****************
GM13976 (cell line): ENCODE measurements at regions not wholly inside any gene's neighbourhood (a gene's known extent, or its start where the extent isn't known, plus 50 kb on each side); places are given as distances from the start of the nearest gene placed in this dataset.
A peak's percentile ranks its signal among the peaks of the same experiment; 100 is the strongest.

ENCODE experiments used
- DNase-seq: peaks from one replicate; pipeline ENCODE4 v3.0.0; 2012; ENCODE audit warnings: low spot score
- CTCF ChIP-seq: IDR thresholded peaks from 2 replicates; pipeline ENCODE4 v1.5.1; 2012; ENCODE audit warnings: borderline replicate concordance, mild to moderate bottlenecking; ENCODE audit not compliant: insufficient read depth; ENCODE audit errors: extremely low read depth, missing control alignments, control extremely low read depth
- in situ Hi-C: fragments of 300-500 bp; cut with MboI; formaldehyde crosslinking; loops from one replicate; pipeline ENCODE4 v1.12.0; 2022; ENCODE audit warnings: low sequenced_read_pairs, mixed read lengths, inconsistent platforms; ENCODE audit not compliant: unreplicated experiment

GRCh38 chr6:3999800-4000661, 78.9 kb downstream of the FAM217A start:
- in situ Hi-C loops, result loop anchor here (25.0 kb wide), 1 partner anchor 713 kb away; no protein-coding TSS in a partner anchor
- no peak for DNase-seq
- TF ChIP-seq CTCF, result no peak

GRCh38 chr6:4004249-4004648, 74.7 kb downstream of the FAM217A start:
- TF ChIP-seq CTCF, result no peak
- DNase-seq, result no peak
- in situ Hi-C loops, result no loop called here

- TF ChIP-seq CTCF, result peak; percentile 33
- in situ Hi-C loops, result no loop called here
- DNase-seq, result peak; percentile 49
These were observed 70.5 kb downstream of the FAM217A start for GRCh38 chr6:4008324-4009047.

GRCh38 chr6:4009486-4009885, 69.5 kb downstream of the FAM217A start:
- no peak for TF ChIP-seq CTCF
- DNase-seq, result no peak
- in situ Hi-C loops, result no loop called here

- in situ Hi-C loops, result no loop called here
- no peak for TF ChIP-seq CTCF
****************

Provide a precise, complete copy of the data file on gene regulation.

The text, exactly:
GM13976 (cell line): ENCODE measurements at regions not wholly inside any gene's neighbourhood (a gene's known extent, or its start where the extent isn't known, plus 50 kb on each side); places are given as distances from the start of the nearest gene placed in this dataset.
A peak's percentile ranks its signal among the peaks of the same experiment; 100 is the strongest.

ENCODE experiments used
- DNase-seq: peaks from one replicate; pipeline ENCODE4 v3.0.0; 2012; ENCODE audit warnings: low spot score
- CTCF ChIP-seq: IDR thresholded peaks from 2 replicates; pipeline ENCODE4 v1.5.1; 2012; ENCODE audit warnings: borderline replicate concordance, mild to moderate bottlenecking; ENCODE audit not compliant: insufficient read depth; ENCODE audit errors: extremely low read depth, missing control alignments, control extremely low read depth
- in situ Hi-C: fragments of 300-500 bp; cut with MboI; formaldehyde crosslinking; loops from one replicate; pipeline ENCODE4 v1.12.0; 2022; ENCODE audit warnings: low sequenced_read_pairs, mixed read lengths, inconsistent platforms; ENCODE audit not compliant: unreplicated experiment

GRCh38 chr6:3999800-4000661, 78.9 kb downstream of the FAM217A start:
- in situ Hi-C loops, result loop anchor here (25.0 kb wide), 1 partner anchor 713 kb away; no protein-coding TSS in a partner anchor
- no peak for DNase-seq
- TF ChIP-seq CTCF, result no peak

GRCh38 chr6:4004249-4004648, 74.7 kb downstream of the FAM217A start:
- TF ChIP-seq CTCF, result no peak
- DNase-seq, result no peak
- in situ Hi-C loops, result no loop called here

- TF ChIP-seq CTCF, result peak; percentile 33
- in situ Hi-C loops, result no loop called here
- DNase-seq, result peak; percentile 49
These were observed 70.5 kb downstream of the FAM217A start for GRCh38 chr6:4008324-4009047.

GRCh38 chr6:4009486-4009885, 69.5 kb downstream of the FAM217A start:
- no peak for TF ChIP-seq CTCF
- DNase-seq, result no peak
- in situ Hi-C loops, result no loop called here

- in situ Hi-C loops, result no loop called here
- no peak for TF ChIP-seq CTCF